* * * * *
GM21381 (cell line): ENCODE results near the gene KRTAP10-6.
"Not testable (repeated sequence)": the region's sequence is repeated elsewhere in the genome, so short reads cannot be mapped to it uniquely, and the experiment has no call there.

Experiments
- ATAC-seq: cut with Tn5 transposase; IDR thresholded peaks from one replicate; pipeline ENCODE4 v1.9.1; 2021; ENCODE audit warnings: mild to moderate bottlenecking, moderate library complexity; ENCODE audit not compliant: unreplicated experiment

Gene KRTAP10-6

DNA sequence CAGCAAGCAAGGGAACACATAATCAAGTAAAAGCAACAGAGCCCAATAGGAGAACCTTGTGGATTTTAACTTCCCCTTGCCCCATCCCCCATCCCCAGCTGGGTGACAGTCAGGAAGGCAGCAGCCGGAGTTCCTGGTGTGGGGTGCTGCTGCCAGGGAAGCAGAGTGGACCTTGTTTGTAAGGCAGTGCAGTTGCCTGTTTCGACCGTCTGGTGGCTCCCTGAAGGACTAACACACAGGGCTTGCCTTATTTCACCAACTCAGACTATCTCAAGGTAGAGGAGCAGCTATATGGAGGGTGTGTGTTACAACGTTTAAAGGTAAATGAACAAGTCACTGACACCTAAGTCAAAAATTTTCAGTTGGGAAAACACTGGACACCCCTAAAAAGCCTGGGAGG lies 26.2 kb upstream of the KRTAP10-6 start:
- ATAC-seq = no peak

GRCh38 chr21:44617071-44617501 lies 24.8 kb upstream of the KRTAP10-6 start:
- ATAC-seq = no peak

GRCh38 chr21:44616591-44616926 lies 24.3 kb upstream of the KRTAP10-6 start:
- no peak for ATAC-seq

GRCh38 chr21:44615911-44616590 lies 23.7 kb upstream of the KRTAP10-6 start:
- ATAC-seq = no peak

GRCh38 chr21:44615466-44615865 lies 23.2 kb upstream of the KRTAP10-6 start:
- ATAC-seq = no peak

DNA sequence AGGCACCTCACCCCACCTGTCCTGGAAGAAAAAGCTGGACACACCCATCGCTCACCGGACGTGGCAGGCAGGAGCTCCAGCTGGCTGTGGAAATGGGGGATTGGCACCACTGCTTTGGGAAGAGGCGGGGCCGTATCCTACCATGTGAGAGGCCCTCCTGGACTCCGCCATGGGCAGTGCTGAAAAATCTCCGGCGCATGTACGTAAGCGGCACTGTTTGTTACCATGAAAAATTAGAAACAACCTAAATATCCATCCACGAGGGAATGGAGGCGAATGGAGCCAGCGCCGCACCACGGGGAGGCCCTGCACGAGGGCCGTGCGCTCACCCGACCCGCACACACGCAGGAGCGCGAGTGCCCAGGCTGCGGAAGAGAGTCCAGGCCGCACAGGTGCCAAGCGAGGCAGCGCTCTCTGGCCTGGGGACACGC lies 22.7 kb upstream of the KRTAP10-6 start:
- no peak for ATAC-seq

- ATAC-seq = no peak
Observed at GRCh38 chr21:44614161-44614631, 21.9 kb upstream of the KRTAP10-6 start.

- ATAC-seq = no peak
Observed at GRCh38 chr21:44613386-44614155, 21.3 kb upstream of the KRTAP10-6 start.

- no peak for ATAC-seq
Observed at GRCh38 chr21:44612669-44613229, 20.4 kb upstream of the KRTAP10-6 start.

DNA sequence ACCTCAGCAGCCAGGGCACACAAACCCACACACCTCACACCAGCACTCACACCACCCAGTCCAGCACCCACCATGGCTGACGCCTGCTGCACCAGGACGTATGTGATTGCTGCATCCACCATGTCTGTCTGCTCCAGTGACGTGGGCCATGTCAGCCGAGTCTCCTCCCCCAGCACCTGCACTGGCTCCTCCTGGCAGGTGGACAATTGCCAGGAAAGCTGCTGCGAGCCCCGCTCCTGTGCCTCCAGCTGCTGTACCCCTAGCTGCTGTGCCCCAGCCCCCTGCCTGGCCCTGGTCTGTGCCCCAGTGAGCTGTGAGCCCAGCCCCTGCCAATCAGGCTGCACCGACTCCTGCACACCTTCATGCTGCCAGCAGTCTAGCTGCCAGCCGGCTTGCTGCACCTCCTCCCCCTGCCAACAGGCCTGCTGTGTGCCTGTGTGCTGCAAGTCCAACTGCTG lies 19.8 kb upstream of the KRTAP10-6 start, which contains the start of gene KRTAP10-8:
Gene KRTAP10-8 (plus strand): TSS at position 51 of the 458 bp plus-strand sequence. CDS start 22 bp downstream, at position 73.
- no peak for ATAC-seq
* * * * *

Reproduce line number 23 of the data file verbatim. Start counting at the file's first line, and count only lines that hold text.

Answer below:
Observed at GRCh38 chr21:44612669-44613229, 20.4 kb upstream of the KRTAP10-6 start.